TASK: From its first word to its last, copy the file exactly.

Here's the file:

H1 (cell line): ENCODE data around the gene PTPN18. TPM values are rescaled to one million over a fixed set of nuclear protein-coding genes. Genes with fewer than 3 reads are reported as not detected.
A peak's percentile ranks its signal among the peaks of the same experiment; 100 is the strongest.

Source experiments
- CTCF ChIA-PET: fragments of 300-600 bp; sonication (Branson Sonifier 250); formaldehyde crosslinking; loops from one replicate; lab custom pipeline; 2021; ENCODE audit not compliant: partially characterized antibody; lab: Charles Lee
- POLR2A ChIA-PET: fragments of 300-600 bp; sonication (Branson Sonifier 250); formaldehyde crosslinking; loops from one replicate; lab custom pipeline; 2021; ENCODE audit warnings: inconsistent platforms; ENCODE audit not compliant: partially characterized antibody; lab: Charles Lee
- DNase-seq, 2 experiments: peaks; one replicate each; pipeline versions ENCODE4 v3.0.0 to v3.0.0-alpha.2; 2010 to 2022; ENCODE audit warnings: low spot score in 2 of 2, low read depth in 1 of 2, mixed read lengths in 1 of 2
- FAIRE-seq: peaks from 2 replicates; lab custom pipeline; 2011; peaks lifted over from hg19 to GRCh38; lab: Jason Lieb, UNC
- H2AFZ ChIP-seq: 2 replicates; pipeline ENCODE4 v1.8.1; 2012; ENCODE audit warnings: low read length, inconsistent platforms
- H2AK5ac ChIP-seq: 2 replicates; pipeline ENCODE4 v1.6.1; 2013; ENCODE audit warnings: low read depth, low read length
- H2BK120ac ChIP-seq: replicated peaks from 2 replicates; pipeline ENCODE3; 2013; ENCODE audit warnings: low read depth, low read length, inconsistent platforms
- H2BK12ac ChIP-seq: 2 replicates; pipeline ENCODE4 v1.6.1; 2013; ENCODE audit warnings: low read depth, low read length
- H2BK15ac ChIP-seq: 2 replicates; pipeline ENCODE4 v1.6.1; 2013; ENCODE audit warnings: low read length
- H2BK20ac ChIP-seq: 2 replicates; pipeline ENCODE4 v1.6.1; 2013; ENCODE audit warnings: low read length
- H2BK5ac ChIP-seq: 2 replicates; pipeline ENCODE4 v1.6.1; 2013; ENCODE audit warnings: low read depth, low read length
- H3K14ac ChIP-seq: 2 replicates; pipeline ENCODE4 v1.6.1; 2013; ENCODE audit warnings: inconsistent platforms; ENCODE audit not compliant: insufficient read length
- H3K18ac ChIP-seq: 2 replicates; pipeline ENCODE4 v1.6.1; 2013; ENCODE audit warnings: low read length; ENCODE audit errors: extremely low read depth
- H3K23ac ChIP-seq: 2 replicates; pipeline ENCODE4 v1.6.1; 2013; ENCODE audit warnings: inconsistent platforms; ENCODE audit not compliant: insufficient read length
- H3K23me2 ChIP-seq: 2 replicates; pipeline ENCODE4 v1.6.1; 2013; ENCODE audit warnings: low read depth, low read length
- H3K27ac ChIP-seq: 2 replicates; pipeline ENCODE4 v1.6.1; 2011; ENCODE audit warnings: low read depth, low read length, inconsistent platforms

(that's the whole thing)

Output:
H1 (cell line): ENCODE data around the gene PTPN18. TPM values are rescaled to one million over a fixed set of nuclear protein-coding genes. Genes with fewer than 3 reads are reported as not detected.
A peak's percentile ranks its signal among the peaks of the same experiment; 100 is the strongest.

Source experiments
- CTCF ChIA-PET: fragments of 300-600 bp; sonication (Branson Sonifier 250); formaldehyde crosslinking; loops from one replicate; lab custom pipeline; 2021; ENCODE audit not compliant: partially characterized antibody; lab: Charles Lee
- POLR2A ChIA-PET: fragments of 300-600 bp; sonication (Branson Sonifier 250); formaldehyde crosslinking; loops from one replicate; lab custom pipeline; 2021; ENCODE audit warnings: inconsistent platforms; ENCODE audit not compliant: partially characterized antibody; lab: Charles Lee
- DNase-seq, 2 experiments: peaks; one replicate each; pipeline versions ENCODE4 v3.0.0 to v3.0.0-alpha.2; 2010 to 2022; ENCODE audit warnings: low spot score in 2 of 2, low read depth in 1 of 2, mixed read lengths in 1 of 2
- FAIRE-seq: peaks from 2 replicates; lab custom pipeline; 2011; peaks lifted over from hg19 to GRCh38; lab: Jason Lieb, UNC
- H2AFZ ChIP-seq: 2 replicates; pipeline ENCODE4 v1.8.1; 2012; ENCODE audit warnings: low read length, inconsistent platforms
- H2AK5ac ChIP-seq: 2 replicates; pipeline ENCODE4 v1.6.1; 2013; ENCODE audit warnings: low read depth, low read length
- H2BK120ac ChIP-seq: replicated peaks from 2 replicates; pipeline ENCODE3; 2013; ENCODE audit warnings: low read depth, low read length, inconsistent platforms
- H2BK12ac ChIP-seq: 2 replicates; pipeline ENCODE4 v1.6.1; 2013; ENCODE audit warnings: low read depth, low read length
- H2BK15ac ChIP-seq: 2 replicates; pipeline ENCODE4 v1.6.1; 2013; ENCODE audit warnings: low read length
- H2BK20ac ChIP-seq: 2 replicates; pipeline ENCODE4 v1.6.1; 2013; ENCODE audit warnings: low read length
- H2BK5ac ChIP-seq: 2 replicates; pipeline ENCODE4 v1.6.1; 2013; ENCODE audit warnings: low read depth, low read length
- H3K14ac ChIP-seq: 2 replicates; pipeline ENCODE4 v1.6.1; 2013; ENCODE audit warnings: inconsistent platforms; ENCODE audit not compliant: insufficient read length
- H3K18ac ChIP-seq: 2 replicates; pipeline ENCODE4 v1.6.1; 2013; ENCODE audit warnings: low read length; ENCODE audit errors: extremely low read depth
- H3K23ac ChIP-seq: 2 replicates; pipeline ENCODE4 v1.6.1; 2013; ENCODE audit warnings: inconsistent platforms; ENCODE audit not compliant: insufficient read length
- H3K23me2 ChIP-seq: 2 replicates; pipeline ENCODE4 v1.6.1; 2013; ENCODE audit warnings: low read depth, low read length
- H3K27ac ChIP-seq: 2 replicates; pipeline ENCODE4 v1.6.1; 2011; ENCODE audit warnings: low read depth, low read length, inconsistent platforms